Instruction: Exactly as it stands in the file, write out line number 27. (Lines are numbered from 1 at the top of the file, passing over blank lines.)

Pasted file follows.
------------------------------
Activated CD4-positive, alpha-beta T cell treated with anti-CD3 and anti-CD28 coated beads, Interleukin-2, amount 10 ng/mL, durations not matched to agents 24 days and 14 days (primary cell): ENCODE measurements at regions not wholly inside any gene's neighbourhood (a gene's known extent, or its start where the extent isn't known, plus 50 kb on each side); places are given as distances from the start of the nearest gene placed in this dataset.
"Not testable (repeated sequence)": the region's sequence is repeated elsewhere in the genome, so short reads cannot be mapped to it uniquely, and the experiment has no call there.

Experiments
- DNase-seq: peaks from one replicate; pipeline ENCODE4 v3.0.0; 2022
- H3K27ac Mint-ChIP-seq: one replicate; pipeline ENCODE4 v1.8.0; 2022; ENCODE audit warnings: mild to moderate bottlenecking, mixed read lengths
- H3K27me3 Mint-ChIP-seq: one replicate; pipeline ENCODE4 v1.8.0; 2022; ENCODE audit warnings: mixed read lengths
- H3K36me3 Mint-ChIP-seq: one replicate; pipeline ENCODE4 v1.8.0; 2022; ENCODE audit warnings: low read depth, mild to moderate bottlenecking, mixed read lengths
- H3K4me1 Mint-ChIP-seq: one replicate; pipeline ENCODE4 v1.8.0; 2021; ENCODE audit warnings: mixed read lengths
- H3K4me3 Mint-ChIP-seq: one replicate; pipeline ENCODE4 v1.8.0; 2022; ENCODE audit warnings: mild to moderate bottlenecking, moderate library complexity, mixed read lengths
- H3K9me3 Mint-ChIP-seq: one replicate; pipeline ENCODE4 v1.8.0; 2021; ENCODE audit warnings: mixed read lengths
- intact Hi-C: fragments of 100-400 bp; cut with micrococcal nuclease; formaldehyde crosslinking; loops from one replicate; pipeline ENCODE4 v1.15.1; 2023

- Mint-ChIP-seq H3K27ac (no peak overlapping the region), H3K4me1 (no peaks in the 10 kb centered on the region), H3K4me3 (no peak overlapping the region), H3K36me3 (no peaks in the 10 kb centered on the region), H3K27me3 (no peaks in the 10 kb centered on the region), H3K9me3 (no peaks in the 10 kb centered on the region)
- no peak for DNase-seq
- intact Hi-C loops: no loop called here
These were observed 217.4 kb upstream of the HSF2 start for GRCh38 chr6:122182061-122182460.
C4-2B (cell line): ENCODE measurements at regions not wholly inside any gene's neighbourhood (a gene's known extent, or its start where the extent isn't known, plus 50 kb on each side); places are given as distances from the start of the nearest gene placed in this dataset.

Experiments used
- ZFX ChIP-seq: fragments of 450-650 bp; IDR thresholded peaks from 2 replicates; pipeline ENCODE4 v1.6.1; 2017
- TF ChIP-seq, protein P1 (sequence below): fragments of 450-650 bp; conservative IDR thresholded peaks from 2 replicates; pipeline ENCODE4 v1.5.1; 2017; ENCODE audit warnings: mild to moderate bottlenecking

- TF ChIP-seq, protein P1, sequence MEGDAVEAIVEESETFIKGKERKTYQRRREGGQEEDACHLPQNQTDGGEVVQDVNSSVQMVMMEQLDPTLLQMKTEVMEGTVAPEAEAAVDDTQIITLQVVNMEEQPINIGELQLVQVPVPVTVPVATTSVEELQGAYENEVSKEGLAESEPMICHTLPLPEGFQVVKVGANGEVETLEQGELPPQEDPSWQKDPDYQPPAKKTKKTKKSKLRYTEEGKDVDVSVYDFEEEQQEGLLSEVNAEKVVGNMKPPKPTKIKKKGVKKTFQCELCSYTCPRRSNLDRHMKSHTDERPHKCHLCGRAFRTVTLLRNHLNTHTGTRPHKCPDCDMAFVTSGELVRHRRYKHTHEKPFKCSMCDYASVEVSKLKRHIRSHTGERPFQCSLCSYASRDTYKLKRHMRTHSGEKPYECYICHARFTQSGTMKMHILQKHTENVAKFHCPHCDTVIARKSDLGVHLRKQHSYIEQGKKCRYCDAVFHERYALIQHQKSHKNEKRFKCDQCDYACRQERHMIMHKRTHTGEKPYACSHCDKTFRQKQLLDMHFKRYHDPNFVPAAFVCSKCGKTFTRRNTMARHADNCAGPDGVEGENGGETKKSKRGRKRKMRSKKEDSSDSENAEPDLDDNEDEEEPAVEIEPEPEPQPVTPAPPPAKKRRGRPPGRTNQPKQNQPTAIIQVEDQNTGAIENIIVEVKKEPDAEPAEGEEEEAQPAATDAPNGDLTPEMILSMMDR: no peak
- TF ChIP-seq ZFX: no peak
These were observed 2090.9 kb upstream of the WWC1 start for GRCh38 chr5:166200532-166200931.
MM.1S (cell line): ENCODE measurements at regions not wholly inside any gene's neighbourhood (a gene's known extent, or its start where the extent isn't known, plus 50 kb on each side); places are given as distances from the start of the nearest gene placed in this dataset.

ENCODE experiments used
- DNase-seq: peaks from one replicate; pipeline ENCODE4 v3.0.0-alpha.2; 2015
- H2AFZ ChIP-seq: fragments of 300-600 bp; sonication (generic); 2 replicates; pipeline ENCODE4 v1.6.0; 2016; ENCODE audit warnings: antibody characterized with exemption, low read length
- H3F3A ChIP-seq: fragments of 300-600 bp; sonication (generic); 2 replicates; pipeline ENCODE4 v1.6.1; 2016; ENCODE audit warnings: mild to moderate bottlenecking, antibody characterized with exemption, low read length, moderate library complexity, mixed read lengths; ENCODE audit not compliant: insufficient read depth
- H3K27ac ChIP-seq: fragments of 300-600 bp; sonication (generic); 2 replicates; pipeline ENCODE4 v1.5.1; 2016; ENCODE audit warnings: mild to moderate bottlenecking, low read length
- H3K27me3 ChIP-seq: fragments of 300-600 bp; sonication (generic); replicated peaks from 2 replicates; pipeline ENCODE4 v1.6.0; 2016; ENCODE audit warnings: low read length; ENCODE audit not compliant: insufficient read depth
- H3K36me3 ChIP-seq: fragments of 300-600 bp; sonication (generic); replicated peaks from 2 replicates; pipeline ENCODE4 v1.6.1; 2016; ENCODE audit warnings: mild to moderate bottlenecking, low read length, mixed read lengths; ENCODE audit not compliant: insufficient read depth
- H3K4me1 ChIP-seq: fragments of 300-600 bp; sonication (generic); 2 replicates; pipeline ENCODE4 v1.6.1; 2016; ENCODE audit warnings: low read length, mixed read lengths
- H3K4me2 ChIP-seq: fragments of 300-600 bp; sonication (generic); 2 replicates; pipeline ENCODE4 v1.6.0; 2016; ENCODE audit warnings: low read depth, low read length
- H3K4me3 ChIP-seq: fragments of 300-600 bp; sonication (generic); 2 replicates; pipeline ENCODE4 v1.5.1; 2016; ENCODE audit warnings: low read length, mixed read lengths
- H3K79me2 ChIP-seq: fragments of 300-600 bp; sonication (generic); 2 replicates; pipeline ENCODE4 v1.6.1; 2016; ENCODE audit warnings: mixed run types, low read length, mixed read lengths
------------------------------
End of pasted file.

- H3F3A ChIP-seq: fragments of 300-600 bp; sonication (generic); 2 replicates; pipeline ENCODE4 v1.6.1; 2016; ENCODE audit warnings: mild to moderate bottlenecking, antibody characterized with exemption, low read length, moderate library complexity, mixed read lengths; ENCODE audit not compliant: insufficient read depth